Uber IPO, trade-war escalation, precious penguin poop

Good morning, Quartz readers!

What to watch for today and over the weekend

Uber goes public. The year’s most anticipated IPO is projected to be the biggest in the US since 2014, despite the company’s failure to turn a profit and its brand identity hitting some significant roadblocks. Its share price has been set at $45, at the low end of its expected range, giving Uber a valuation of over $80 billion.

Mark Zuckerberg faces France. The Facebook chief meets with French president Emmanuel Macron today to discuss a draft digital tax and proposed fines for social media companies that don’t take down unlawful material. Macron has been leading a push for greater digital tech regulation in Europe.

Japan and Russia talk territory. The hotly contested Northern Territories or Southern Kurils, depending whether you hail from Japan or Russia, will be the topic of the latest sit-down in Moscow. Once the dispute has finally been resolved, the two nations could formally conclude their World War II hostilities.

South Africa reports election results. President Cyril Ramaphosa will find out tomorrow whether his African National Congress party has secured a large enough victory to enact his agenda. Polls show that he’s all but guaranteed a parliamentary win, but his margins will matter.

While you were sleeping

The US hit China with a new round of tariffs. President Trump raised tariffs from 10% to 25% on about $200 billion worth of Chinese goods after no breakthrough was reached in trade negotiations that went late into the evening. Talks are set to continue today. China said it “deeply regrets” the tariff hike and will take “necessary countermeasures.”

Chelsea Manning was released from jail. The former US army intelligence analyst, who leaked state secrets to WikiLeaks in 2010, had been held for 62 days for refusing to testify before an investigation. However, she was served with a new subpoena and will have to face a grand jury again on May 16.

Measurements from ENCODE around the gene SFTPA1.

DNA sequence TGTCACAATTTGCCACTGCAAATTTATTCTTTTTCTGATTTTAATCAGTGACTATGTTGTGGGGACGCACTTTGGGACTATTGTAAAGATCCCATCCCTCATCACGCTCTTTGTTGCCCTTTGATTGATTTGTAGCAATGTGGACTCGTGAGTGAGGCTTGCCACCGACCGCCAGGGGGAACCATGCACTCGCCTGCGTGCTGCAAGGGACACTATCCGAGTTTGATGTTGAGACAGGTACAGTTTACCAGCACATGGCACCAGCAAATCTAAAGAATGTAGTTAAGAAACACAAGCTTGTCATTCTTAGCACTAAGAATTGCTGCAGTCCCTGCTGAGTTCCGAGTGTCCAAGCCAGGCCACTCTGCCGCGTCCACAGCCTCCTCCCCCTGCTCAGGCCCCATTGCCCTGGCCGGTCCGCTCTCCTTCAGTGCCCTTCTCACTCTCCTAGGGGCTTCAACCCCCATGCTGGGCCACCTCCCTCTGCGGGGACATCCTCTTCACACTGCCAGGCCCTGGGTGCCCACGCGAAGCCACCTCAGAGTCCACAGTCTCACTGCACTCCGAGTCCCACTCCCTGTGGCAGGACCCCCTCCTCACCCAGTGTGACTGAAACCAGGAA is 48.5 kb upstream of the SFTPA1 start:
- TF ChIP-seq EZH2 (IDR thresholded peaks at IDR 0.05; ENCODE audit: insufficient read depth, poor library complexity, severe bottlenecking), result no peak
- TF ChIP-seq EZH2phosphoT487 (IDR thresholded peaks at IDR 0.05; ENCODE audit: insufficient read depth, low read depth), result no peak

The Trump administration pressed diplomacy with North Korea. Special envoy Stephen Biegun said the door remains open (paywall) to restart negotiations between the US and North Korea, one day after Pyongyang test-fired two short-range missiles, and the US seized a North Korean cargo ship that it said violated international sanctions.

Asia’s richest man bought a UK toy retailer. Indian magnate Mukesh Ambani purchased British chain Hamleys (paywall) for $88 million in an all-cash deal. Hamleys has struggled in the UK in recent years, but has fared well in India. The purchase adds to Ambani’s growing consumer goods portfolio.

British Airways got a small lift. Parent company IAG SA reported €135 million ($151 million) in operating profit (paywall) for the first quarter, an improvement over European competitors Lufthansa and Air France-KLM, which each recently posted more than $300 million in losses. Still, quarterly results are down 60% from a year earlier.


Quartz reporters this week laid out the state of play for Chinese fintech giant Ant Financial. They took a close look at Alipay, the all-encompassing app at the center of Ant’s growth; Yu’e Bao, Ant’s money-market fund (which is the largest in the world), and chronicled the fierce competition between Ant and its archrival, Tencent. We also had our regular weekly servings of Private Key, a new episode of Because China, an analysis of Slack’s S-1, and an update to our immortality guide.

Quartz Obsession

The pizza box refuses to be disrupted. Decades after its invention, the square box for a round meal remains unbeatable in balancing effectiveness and cost efficiency. Silicon Valley keeps trying to improve on it, but the foundation of the delivery economy is still sturdy, square, and corrugated. Enjoy a slice of history in today’s Quartz Obsession.

Matters of debate

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Facebook needs to be broken up. Co-founder Chris Hughes says Mark Zuckerberg has amassed too much power.

We should stop eating fish. The industry is hastening the general collapse of life on Earth.

Delivery bots make cities more accessible for everyone. They could spur more equitable and navigable urban design.

Surprising discoveries

Antarctica thrives on seal and penguin poop. Nitrogen-rich feces create hot spots of biological diversity in an otherwise desolate landscape.

Paternity leave made Spanish men want fewer kids. Researchers think spending time with their children made men more aware of the effort and costs associated with childrearing.

A naked Vermeer Cupid will soon be restored. Lab tests on Girl Reading a Letter at an Open Window revealed the figure had been painted over decades after the artist’s death.

Meditation might not be a path to calm. A quarter of regular mediators report negative mental states after the practice.

India’s navy sank a submarine by forgetting to close a hatch. The incident happened shortly after the $3 billion vessel’s launch.

Our best wishes for a productive day. Please send any news, Cupid arrows, penguin dung, and disruptive pizza box designs to hi@qz.com. Join the next chapter of Quartz by downloading our app and becoming a member. Today’s Daily Brief was written by Adam Rasmi and edited by Jackie Bischof.